Samuel E. Blum
Samuel Blum was working with Rangaswamy Srinivasan and James Wynne at IBM's T.J. Watson Research Center when they observed the effect of the ultraviolet excimer laser on biological materials. Intrigued, they investigated further, finding that the laser made clean, precise cuts that would be ideal for delicate surgeries.
The laser technique they researched went on to become the foundation for LASIK (laser in situ keratomileusis) eye surgery. In LASIK, the shape of the cornea is permanently changed using the excimer laser. Adjustments can be made for nearsightedness, farsightedness, and astigmatism. Well over two and a half million people in the United States have undergone LASIK surgery. Born in New York, Blum spent most of his school years in Piscataway, New Jersey before attending Rutgers University. Shortly after graduating with his B.S. in chemistry in 1942, Blum was commissioned by the U.S. Navy where he was certified in meteorology and weather forecasting. After his time with the Navy, Blum received a Ph.D. in physical chemistry from Rutgers in 1950.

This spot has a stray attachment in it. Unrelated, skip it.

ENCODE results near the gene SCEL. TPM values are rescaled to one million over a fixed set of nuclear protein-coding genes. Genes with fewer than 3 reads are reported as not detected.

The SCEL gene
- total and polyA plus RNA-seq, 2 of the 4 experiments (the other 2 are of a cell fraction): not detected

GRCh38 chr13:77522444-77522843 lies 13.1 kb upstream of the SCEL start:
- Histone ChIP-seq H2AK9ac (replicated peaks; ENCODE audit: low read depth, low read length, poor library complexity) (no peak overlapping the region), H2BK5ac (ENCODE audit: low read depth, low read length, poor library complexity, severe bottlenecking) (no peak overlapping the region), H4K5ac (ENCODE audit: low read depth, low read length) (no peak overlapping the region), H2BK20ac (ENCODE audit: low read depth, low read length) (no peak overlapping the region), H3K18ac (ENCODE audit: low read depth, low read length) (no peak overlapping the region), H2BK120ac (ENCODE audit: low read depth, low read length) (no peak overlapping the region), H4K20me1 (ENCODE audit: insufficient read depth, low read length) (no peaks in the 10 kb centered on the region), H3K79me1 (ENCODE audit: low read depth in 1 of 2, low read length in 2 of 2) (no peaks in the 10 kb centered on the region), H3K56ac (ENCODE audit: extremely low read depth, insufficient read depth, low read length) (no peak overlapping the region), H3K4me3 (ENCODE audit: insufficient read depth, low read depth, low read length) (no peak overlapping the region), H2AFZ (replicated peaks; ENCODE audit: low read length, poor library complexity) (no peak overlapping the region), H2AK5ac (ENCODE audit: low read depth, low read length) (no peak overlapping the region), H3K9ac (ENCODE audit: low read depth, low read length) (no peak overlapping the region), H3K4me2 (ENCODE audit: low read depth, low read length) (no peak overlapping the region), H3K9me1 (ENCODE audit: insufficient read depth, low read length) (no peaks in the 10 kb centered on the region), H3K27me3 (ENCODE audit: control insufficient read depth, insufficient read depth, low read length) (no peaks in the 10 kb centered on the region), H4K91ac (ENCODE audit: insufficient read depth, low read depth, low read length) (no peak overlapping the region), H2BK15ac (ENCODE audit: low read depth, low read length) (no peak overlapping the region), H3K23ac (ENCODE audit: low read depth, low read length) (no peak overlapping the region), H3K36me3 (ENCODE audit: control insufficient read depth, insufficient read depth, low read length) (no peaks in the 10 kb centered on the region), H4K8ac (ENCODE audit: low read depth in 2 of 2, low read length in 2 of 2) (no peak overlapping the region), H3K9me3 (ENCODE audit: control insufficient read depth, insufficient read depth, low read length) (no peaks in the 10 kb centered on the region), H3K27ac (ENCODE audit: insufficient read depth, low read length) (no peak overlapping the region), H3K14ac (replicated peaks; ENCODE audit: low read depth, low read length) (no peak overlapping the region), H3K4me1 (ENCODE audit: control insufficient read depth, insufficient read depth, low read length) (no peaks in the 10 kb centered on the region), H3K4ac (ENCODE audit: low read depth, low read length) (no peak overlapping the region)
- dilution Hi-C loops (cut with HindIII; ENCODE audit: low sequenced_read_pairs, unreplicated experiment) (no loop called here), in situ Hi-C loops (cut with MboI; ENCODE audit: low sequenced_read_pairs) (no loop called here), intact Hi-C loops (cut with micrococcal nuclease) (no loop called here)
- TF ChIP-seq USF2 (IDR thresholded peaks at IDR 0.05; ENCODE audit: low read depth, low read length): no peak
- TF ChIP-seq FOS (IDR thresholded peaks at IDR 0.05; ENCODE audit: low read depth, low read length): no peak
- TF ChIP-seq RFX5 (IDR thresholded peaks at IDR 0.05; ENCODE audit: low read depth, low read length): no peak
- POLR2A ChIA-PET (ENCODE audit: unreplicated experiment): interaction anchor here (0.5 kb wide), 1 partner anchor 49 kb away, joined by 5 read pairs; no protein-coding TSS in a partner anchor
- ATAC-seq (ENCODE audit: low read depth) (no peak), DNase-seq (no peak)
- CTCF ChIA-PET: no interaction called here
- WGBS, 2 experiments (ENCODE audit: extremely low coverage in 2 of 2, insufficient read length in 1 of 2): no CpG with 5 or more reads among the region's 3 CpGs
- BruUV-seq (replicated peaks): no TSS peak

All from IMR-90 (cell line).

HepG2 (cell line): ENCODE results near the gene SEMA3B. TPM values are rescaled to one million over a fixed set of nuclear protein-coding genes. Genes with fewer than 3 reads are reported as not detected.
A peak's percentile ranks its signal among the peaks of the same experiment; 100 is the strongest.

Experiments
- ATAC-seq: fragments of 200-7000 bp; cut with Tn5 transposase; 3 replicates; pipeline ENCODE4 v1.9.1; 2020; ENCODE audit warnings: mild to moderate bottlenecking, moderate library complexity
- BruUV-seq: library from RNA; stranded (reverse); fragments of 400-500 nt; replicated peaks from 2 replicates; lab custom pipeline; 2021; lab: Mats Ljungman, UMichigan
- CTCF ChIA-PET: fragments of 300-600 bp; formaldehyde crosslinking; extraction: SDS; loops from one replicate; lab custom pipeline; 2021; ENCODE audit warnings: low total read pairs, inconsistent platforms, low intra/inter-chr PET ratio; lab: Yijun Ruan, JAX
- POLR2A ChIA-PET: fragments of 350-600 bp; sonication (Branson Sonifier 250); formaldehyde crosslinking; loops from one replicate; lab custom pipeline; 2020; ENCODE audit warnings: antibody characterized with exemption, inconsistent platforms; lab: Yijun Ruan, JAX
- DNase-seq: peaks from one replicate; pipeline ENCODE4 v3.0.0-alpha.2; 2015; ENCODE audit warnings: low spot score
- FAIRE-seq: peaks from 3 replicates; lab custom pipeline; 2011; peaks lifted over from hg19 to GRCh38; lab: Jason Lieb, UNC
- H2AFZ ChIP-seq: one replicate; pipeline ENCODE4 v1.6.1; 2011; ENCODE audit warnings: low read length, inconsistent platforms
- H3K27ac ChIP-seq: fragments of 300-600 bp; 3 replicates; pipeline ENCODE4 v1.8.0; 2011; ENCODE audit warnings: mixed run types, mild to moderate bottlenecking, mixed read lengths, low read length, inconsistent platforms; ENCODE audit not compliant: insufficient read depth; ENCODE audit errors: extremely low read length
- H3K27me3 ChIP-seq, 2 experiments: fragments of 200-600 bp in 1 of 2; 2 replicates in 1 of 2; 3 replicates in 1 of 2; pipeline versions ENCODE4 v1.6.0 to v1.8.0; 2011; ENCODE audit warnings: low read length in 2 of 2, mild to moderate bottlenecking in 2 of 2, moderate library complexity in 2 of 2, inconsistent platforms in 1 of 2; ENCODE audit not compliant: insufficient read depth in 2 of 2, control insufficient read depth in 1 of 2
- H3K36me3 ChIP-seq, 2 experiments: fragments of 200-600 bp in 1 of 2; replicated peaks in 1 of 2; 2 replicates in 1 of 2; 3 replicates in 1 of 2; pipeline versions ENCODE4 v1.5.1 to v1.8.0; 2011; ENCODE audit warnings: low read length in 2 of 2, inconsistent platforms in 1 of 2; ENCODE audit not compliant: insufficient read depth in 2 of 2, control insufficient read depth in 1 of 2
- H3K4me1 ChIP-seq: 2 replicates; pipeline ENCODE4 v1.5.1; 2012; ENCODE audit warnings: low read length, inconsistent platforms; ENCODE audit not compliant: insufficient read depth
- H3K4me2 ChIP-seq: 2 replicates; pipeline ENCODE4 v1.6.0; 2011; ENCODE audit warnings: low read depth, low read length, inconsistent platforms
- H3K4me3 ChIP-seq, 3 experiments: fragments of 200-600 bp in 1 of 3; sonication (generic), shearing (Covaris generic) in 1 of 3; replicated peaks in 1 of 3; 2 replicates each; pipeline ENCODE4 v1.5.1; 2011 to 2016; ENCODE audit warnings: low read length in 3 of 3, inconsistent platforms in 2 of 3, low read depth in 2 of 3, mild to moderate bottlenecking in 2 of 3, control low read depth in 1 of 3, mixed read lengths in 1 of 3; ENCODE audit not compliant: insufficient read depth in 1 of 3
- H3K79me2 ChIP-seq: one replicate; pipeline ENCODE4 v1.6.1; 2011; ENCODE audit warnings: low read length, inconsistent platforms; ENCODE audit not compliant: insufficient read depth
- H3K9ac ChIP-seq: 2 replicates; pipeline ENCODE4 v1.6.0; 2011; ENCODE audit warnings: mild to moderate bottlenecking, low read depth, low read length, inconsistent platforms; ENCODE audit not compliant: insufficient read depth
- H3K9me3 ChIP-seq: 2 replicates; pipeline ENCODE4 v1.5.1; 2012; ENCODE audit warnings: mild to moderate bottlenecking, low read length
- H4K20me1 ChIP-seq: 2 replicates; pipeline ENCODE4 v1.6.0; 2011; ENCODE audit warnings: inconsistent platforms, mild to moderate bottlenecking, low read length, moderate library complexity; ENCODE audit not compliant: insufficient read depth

Blum worked at Batelle Memorial Institute for several years before joining the Watson Research Center, staying there for 31 years until his retirement. Prior to his work with the excimer laser, Blum's focus was on semi-conductor compounds. His honors include the National Medal of Technology and Innovation and the Russ Prize.